The Mining Journal Marquette
---- — Living in the far north of the United States can isolate students from other areas of the world, and vice versa — students from faraway locations don't often visit the Upper Peninsula, especially in winter.
An international program Northern Michigan University is involved in is helping to change that scenario.
The Youth Ambassadors Program brought a group of about 20 students from across Central America to the Marquette area ... for a cultural exchange.
The program, offered in conjunction with Georgetown University and the U.S. State Department's Bureau of Education and Cultural Affairs, aims to expose young people from other countries to local leadership and entrepreneurship.
Included in the stops for the group were local schools and businesses, as well as spending a good part of a day volunteering at the Marquette St. Vincent DePaul Store.
Several of the students — who hailed from Honduras, El Salvador, Panama and the Dominican Republic — said they didn't have the type of community service store as St. Vinnie's, and they looked forward to bringing the concept back to their home countries.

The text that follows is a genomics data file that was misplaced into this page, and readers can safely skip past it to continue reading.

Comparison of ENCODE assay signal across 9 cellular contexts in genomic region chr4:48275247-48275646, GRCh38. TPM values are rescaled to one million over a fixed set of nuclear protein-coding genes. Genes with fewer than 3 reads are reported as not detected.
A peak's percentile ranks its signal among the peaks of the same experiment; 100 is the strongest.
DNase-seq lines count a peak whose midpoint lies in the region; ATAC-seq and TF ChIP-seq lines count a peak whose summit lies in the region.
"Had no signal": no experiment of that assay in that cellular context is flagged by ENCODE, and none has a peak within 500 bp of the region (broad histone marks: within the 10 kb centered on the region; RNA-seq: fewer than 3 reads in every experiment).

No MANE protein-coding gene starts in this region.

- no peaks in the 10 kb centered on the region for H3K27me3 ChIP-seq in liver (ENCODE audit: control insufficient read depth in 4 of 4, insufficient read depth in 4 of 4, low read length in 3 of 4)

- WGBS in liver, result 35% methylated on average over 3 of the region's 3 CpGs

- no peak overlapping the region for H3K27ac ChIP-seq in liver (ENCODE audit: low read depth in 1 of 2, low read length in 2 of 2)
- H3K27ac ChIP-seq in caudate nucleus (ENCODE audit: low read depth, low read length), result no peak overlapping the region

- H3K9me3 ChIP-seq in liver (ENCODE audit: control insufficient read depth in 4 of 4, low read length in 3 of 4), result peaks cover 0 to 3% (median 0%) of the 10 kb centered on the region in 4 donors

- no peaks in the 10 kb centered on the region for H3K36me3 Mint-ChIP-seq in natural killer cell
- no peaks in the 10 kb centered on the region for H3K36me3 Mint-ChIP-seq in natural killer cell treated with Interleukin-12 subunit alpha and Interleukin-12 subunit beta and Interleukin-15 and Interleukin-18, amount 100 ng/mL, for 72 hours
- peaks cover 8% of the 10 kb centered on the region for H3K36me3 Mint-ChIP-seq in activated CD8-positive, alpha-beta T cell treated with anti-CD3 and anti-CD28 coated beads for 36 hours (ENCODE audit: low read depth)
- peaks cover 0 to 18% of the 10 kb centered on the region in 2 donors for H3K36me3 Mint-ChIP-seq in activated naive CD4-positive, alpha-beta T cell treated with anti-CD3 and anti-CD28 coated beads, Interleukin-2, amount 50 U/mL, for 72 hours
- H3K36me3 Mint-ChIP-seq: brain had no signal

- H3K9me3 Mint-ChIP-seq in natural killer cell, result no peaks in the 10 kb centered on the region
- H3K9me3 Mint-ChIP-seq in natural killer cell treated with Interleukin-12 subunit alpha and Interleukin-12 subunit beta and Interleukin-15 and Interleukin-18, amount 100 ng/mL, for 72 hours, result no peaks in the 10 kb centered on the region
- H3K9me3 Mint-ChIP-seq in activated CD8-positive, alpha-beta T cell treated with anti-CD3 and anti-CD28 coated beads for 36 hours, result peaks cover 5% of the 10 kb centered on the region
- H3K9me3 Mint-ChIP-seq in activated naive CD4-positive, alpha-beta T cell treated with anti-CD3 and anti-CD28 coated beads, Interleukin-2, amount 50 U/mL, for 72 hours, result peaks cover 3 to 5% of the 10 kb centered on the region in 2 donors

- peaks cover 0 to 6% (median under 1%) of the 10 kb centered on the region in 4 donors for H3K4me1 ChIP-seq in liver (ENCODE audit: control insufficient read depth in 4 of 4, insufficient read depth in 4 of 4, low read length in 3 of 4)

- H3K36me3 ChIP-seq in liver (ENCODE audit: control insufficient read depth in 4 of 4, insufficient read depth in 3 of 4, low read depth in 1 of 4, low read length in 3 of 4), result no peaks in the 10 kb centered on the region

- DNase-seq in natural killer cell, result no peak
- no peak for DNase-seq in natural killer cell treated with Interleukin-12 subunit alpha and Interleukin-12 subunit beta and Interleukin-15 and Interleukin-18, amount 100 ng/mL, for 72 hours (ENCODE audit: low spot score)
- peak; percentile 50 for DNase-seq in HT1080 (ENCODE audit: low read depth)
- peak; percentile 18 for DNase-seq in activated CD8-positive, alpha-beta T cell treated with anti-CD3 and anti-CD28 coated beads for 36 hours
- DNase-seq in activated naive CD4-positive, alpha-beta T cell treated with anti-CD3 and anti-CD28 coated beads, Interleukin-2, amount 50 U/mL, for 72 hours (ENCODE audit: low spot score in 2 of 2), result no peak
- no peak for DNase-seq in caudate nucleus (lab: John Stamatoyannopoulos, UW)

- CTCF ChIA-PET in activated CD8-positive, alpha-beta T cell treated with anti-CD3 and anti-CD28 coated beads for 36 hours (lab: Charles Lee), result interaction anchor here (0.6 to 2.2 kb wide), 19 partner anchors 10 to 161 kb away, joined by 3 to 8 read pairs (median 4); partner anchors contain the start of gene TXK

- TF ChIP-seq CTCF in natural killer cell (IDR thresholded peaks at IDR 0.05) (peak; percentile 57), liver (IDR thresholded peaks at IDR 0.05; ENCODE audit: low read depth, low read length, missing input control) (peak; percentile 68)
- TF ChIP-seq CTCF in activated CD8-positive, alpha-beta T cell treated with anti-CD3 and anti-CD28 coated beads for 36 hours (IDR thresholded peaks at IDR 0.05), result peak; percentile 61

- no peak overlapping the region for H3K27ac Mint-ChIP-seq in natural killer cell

The visitors also got to be exposed to some winter outdoor activities in such strange things as snow, cold and piles of clothing — all aspects of life that are absent in their native Central America.
Local residents also reap the benefits of interaction with young members of a different culture, which is always good in light of the more global world we live in.
Marquette is the most rural of stops on the group's tour of the U.S., with the students leaving earlier ... for Miami, having already been to Albany, N.Y., and Washington, D.C.
It's good for the community to have NMU involved in this program, and hopefully the area will play host to other groups of young people in the future.